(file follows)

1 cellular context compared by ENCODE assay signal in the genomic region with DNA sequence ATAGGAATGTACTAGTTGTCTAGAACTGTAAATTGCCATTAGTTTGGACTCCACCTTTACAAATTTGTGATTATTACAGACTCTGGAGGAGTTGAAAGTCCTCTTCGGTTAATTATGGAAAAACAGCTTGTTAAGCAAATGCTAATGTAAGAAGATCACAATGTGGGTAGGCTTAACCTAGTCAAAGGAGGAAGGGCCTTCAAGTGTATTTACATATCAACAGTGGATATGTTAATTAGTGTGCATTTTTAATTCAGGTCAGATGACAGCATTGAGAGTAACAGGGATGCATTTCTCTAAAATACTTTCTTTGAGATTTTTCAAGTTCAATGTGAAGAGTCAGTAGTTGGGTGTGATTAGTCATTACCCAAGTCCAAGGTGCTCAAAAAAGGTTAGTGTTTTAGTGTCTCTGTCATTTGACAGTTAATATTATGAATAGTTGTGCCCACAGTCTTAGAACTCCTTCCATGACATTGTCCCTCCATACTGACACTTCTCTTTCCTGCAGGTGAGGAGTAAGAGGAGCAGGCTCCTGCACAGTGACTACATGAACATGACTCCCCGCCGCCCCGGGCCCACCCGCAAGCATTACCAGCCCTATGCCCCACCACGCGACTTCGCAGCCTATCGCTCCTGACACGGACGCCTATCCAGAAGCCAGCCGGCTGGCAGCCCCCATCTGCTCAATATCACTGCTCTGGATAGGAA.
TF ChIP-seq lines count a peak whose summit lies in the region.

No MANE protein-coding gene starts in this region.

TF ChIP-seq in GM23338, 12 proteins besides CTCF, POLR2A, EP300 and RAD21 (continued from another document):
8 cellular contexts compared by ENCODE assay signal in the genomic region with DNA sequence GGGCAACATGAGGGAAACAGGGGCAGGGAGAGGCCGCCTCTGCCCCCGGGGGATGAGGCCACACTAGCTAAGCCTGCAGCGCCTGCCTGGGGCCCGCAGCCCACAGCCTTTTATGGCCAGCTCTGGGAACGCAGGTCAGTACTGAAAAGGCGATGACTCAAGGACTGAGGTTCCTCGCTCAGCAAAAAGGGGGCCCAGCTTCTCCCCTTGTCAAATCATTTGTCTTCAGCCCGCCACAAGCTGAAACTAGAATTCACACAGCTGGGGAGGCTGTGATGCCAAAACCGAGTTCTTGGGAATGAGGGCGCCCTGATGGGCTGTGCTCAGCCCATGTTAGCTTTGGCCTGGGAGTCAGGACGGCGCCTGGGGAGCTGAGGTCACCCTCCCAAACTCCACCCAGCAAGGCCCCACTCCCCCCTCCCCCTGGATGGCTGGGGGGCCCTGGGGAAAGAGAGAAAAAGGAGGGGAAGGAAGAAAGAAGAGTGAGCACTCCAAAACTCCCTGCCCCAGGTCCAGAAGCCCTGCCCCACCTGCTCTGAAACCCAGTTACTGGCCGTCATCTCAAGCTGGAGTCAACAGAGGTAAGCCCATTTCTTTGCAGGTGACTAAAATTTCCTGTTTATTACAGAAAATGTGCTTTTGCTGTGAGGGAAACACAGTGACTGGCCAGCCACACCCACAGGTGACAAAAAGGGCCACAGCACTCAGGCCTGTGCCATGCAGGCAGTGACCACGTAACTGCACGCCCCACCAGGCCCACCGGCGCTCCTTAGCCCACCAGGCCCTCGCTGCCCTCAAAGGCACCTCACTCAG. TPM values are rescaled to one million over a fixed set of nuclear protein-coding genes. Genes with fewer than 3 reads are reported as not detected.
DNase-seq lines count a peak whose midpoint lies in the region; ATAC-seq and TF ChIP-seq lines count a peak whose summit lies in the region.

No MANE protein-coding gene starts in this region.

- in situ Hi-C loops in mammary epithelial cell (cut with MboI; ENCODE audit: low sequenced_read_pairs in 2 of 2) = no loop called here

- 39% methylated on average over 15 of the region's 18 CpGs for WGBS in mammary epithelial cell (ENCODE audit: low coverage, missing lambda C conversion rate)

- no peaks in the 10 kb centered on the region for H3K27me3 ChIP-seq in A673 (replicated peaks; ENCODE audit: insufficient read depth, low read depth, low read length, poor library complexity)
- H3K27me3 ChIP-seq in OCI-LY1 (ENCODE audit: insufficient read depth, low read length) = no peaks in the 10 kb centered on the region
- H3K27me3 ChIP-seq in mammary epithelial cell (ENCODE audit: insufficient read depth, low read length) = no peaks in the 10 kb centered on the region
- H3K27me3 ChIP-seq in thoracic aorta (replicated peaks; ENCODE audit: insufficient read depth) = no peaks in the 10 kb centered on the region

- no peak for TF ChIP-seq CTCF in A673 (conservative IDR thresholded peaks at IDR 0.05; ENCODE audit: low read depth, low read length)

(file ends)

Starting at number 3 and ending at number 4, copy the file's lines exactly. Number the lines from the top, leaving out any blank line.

No MANE protein-coding gene starts in this region.

TF ChIP-seq in GM23338, 12 proteins besides CTCF, POLR2A, EP300 and RAD21 (continued from another document):